BUFFALO, N.Y. – Come April, the Toronto Maple Leafs will once again have to confront the long-nagging questions of how they’ll attempt to avoid turning a dominating regular season into yet another early playoff exit.
A promising glimpse of an answer, perhaps, began to emerge over a four-day stretch in which the Maple Leafs won two of three with a new-look lineup featuring centers Ryan O’Reilly and Noel Acciari, who were acquired in a trade with St. Louis.
With O’Reilly centering Toronto’s second line, and Acciari centering the fourth line, their presence provided coach Sheldon Keefe an extra level of flexibility and an additional dynamic dimension to a talent-laden roster that already includes four 20-goal-scorers.
Toronto’s newfound potential was on display in a 6-3 romp over the Sabres on Tuesday, when the O’Reilly line combined for four goals and 13 points, and staked the Leafs to a 3-0 lead 7:14 into the game before Buffalo registered its first shot on net.
“Obviously, it was that line that broke out tonight. The next night it might be the Matthews’ line,” Keefe said, referring to the top line centered by Auston Matthews. “But as I said to the guys, that’s what it is supposed to look like in terms of a team game. ... That’s as dominant as we’ve been all season long, so it’s tremendous to see.”
The challenge for Keefe becomes building on that performance and continuing to develop roster-wide chemistry to finally begin fulfilling the long-awaited expectations of mounting a playoff run that doesn’t end in the first round.
The Maple Leafs have not won a playoff series since 2004, when they needed seven games to eliminate Ottawa before losing to Philadelphia in a six-game second-round matchup. They’ve since lost seven consecutive first-round series mostly in dramatic collapses, including six ending in a decisive Game 5 or 7.
The frustrating track record is one general manager Kyle Dubas alluded to after completing the trade on Friday in giving up four draft picks, including a first-rounder this year, two minor leaguers and a prospect in a deal that included Minnesota picking up 25% of O’Reilly’s salary.
“We’ve been in the top five of the standings, and we’re there again this year,” Dubas said of a team that’s finished no worse than third in its division in each of the previous six years. “So there’s a lot of points along the way, and people will laugh at that, scoff at that, and that’s fine. We’re trying to win. And that’s the message.”
At 35-15-8, the Leafs’ 78 points match their best through 58 games of a season, and they are second in the Atlantic Division. With division-leading Boston enjoying a 13-point lead over the Maple Leafs entering Wednesday, Toronto appears locked into facing Tampa Bay in a rematch of last year’s opening round, which the Lightning clinched in Game 7 by rallying from a 3-2 series deficit.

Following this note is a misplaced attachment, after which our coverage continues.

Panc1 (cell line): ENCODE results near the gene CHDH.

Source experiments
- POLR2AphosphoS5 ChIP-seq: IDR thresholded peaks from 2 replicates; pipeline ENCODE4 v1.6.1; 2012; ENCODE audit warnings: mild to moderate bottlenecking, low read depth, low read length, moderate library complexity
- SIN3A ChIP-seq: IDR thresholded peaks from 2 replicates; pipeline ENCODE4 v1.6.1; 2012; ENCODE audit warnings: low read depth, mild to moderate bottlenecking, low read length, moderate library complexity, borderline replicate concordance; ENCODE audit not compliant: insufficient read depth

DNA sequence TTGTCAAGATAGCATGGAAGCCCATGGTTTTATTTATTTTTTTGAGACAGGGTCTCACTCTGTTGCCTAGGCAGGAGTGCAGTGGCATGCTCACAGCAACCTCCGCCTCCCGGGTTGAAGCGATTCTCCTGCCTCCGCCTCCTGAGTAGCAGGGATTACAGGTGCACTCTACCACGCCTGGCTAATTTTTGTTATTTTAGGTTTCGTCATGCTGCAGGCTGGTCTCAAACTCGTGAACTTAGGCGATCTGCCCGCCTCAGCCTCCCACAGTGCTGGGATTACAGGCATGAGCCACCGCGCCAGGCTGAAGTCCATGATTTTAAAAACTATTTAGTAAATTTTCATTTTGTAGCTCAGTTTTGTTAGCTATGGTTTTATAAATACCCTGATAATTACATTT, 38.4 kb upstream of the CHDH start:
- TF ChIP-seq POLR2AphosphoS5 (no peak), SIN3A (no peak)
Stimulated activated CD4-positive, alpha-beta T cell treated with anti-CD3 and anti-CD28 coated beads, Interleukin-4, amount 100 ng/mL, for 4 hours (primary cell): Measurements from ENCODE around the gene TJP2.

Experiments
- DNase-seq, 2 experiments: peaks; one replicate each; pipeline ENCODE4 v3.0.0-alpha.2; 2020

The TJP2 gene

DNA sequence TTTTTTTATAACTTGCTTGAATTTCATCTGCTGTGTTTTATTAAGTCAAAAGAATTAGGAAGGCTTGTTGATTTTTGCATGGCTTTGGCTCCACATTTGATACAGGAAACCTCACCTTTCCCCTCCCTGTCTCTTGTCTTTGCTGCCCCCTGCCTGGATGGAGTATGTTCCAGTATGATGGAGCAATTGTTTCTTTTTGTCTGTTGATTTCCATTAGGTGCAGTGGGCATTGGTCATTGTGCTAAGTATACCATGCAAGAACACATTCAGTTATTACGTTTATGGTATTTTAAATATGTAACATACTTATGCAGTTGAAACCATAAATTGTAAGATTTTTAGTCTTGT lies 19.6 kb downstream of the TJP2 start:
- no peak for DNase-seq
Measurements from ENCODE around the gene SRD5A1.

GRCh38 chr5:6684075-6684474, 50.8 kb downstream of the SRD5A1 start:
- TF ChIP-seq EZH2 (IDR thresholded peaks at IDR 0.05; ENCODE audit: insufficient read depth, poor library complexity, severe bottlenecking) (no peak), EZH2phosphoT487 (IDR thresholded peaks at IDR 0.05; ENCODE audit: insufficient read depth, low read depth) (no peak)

The trade for O’Reilly was the latest in a string of high-profile mid-to-late season additions the Leafs have made which have failed to pan out come playoff time. Last year, it was adding defenseman Mark Giordano. Two years ago, Toronto acquired center Nick Foligno. In 2020, Dubas landed defenseman Jake Muzzin.
And those don’t include the offseason free-agent splashes the Leafs made in signing Patrick Marleau in 2017 or current captain John Tavares a year later.
O’Reilly, in the final year of his contract, represents the short-term key to the trade. He’s a respected two-way center, who was the NHL’s top defensive forward in 2019, the same year O’Reilly earned playoff MVP honors for the Stanley Cup champion Blues.
From Ontario, and with his mother having once worked the concession stands at Maple Leaf Gardens, the 32-year-old O’Reilly is fully aware of the pressures of playing in Toronto and what it would mean to bring home a title.
“We have a ton of good pieces here and it’s a great team,” O’Reilly said, while declining to look too far ahead.
“I’ve got to take it day by day and work and push myself to be better, and try to help elevate this team to take another step,” he added. “I’ve got so much excitement being here. ... I’m just going to feed off that and try to make an impact any way I can.”
In welcoming O’Reilly, Tavares agreed to make the switch from center to left wing on a line rounded out by Mitchell Marner.
“When Kyle and management make a move like that, obviously it sends a strong message,” Tavares said. “The belief in the team, and what we want to accomplish, and just where we’ve gotten to to this point, so we’re really excited about it.”
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